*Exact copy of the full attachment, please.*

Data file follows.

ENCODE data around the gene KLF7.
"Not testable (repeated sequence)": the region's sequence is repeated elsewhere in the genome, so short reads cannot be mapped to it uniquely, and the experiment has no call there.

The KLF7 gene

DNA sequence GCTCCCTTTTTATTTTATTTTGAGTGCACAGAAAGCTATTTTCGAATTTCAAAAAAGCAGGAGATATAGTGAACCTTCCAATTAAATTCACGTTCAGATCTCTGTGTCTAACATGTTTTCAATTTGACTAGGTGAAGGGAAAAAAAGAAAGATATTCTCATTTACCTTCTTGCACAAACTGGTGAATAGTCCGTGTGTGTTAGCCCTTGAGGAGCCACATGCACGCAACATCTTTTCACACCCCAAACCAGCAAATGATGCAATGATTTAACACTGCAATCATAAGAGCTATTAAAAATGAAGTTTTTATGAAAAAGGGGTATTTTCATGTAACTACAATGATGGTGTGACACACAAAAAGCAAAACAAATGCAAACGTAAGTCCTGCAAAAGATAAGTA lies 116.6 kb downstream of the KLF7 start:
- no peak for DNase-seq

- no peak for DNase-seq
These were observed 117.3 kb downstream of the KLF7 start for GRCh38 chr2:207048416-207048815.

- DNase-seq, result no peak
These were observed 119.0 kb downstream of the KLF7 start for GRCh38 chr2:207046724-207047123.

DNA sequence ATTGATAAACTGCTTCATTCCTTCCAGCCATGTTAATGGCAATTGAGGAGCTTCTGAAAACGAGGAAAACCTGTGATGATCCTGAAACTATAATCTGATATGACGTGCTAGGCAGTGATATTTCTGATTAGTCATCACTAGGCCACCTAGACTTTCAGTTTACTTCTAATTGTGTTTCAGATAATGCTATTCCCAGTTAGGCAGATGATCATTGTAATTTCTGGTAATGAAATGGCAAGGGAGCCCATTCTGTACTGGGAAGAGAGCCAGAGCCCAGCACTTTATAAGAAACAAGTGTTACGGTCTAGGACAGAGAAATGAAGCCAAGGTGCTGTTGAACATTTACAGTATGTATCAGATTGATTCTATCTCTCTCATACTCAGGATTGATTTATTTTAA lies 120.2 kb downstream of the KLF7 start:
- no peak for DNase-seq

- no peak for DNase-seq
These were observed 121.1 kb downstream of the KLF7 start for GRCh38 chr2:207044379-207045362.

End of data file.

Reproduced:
ENCODE data around the gene KLF7.
"Not testable (repeated sequence)": the region's sequence is repeated elsewhere in the genome, so short reads cannot be mapped to it uniquely, and the experiment has no call there.

The KLF7 gene

DNA sequence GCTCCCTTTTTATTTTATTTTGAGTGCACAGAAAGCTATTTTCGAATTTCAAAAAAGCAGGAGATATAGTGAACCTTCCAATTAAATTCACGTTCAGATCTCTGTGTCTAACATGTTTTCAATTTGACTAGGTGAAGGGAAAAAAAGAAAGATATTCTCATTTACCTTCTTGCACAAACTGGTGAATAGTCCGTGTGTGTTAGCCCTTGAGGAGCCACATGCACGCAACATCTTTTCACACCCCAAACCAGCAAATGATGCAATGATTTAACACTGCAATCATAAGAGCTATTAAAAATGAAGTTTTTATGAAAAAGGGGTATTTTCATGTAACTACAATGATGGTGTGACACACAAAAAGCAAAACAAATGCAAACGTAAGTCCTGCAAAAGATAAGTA lies 116.6 kb downstream of the KLF7 start:
- no peak for DNase-seq

- no peak for DNase-seq
These were observed 117.3 kb downstream of the KLF7 start for GRCh38 chr2:207048416-207048815.

- DNase-seq, result no peak
These were observed 119.0 kb downstream of the KLF7 start for GRCh38 chr2:207046724-207047123.

DNA sequence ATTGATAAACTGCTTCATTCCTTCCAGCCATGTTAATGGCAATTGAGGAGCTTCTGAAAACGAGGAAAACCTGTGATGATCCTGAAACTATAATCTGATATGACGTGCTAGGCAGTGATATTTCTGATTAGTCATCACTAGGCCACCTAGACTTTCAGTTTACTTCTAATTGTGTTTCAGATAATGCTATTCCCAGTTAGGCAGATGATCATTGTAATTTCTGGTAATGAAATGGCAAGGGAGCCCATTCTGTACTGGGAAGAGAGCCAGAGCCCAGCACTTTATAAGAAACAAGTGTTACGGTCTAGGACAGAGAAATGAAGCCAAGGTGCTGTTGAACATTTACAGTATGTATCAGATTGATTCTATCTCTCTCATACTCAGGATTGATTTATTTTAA lies 120.2 kb downstream of the KLF7 start:
- no peak for DNase-seq

- no peak for DNase-seq
These were observed 121.1 kb downstream of the KLF7 start for GRCh38 chr2:207044379-207045362.